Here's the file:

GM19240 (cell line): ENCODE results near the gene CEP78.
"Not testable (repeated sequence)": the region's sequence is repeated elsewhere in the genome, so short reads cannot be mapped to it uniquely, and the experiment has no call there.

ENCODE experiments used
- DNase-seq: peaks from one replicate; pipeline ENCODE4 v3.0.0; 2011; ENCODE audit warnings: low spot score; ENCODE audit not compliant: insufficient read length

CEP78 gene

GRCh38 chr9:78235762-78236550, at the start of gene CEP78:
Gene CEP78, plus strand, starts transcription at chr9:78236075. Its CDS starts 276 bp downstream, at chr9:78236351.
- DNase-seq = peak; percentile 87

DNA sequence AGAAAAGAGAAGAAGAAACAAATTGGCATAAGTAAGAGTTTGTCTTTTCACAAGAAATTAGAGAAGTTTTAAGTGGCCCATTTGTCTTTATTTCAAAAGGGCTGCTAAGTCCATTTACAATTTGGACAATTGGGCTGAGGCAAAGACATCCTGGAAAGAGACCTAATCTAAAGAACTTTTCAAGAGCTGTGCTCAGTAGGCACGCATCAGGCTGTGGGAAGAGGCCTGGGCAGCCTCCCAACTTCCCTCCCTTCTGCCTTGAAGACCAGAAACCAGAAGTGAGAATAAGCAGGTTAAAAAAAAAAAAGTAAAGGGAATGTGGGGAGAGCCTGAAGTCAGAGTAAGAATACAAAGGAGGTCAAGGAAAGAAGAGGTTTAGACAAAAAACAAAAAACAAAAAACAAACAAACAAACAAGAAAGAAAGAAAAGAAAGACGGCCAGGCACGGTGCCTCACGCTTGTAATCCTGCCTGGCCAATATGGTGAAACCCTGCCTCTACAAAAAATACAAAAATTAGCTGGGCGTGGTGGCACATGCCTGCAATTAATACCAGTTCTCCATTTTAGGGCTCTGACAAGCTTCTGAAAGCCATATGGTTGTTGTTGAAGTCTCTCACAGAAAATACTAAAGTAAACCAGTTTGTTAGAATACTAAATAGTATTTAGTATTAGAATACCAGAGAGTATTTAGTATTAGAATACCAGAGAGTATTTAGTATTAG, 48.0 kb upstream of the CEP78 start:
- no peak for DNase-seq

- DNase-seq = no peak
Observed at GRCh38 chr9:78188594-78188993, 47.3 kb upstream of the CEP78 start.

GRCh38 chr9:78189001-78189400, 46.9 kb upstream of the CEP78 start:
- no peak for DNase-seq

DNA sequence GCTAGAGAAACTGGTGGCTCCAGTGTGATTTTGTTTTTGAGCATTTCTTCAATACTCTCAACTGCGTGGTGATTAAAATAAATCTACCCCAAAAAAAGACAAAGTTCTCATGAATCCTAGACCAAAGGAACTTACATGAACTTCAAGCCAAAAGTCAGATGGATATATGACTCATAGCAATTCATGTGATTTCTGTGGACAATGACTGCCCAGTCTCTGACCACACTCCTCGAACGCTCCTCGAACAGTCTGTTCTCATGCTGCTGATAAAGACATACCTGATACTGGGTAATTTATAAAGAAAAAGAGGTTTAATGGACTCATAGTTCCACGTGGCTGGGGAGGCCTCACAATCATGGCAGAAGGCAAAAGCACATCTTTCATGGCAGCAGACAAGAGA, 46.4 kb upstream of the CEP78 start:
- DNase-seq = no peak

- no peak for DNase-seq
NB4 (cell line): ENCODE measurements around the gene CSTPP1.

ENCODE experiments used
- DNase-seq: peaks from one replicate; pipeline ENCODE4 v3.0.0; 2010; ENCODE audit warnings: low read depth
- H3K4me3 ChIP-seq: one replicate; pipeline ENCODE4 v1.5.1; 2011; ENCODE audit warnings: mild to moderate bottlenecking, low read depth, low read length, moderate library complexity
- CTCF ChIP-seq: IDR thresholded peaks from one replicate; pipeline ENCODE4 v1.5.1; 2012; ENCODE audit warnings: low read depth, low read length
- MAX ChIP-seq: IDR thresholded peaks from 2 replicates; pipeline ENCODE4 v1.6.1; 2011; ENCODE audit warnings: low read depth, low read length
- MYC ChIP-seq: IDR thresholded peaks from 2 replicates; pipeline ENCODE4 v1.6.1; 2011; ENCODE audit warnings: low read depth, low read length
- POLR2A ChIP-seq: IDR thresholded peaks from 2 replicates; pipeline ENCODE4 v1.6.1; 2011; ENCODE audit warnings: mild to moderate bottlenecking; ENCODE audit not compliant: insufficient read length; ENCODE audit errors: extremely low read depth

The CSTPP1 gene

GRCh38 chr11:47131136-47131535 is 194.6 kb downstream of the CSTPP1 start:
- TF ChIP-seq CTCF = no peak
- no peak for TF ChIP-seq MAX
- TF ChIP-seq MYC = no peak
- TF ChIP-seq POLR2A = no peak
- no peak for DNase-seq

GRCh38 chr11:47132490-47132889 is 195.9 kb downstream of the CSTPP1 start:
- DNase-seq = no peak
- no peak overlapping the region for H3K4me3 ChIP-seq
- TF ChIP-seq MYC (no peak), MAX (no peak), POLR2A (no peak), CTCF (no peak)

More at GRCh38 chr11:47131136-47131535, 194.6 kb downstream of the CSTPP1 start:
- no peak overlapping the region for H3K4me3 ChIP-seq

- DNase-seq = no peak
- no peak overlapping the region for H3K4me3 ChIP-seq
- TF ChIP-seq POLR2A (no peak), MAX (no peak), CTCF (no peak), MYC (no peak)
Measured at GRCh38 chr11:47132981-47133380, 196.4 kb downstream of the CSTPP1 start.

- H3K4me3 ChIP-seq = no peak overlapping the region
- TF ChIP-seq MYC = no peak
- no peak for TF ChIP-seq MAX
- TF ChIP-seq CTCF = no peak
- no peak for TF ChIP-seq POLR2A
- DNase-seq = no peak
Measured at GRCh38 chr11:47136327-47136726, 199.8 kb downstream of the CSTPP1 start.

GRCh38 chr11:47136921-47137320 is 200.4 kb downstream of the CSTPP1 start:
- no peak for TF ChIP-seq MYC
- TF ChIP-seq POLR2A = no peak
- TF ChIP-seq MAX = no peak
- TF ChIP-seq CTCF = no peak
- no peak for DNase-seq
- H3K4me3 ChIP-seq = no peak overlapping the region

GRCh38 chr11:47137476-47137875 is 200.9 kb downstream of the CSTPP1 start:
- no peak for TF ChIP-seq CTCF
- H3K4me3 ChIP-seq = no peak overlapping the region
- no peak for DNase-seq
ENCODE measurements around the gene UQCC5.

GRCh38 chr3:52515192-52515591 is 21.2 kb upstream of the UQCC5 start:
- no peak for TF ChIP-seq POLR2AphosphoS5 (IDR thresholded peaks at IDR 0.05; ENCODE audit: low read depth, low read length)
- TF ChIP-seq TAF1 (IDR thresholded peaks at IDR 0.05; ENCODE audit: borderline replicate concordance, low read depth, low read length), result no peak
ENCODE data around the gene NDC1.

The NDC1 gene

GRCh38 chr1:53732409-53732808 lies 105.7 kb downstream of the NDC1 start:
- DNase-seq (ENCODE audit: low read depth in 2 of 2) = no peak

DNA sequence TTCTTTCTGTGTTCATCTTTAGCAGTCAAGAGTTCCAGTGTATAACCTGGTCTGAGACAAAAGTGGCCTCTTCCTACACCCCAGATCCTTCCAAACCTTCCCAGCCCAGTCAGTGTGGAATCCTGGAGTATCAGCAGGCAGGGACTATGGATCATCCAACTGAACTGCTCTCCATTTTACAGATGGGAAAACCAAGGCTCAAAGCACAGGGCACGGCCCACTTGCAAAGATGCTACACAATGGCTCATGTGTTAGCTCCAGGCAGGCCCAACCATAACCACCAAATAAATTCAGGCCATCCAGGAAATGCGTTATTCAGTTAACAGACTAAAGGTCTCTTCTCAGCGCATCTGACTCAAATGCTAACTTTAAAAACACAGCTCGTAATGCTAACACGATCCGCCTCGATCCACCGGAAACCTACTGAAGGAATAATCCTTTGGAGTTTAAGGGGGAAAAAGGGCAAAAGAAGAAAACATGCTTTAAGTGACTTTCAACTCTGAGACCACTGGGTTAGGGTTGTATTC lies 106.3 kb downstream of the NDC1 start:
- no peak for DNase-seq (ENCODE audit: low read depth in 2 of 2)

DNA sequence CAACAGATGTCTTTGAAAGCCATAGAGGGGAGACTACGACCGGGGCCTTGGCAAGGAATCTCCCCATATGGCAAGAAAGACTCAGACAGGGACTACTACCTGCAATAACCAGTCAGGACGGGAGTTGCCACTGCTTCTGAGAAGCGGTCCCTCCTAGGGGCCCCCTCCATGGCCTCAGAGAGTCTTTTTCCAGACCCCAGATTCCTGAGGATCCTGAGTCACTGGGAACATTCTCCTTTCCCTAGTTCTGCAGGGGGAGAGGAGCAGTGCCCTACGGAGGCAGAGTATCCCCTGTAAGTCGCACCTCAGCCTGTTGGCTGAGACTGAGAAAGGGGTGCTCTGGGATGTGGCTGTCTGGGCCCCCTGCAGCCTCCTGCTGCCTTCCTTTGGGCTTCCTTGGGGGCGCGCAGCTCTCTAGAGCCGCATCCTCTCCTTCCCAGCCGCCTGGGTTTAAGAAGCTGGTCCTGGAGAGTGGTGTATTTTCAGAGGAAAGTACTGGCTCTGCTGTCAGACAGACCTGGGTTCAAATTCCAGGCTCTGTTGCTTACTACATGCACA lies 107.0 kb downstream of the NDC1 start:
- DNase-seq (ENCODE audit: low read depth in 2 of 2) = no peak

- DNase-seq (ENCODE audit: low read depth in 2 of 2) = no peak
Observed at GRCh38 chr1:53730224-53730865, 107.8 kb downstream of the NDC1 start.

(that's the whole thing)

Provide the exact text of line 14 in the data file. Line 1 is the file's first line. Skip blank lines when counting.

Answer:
- no peak for DNase-seq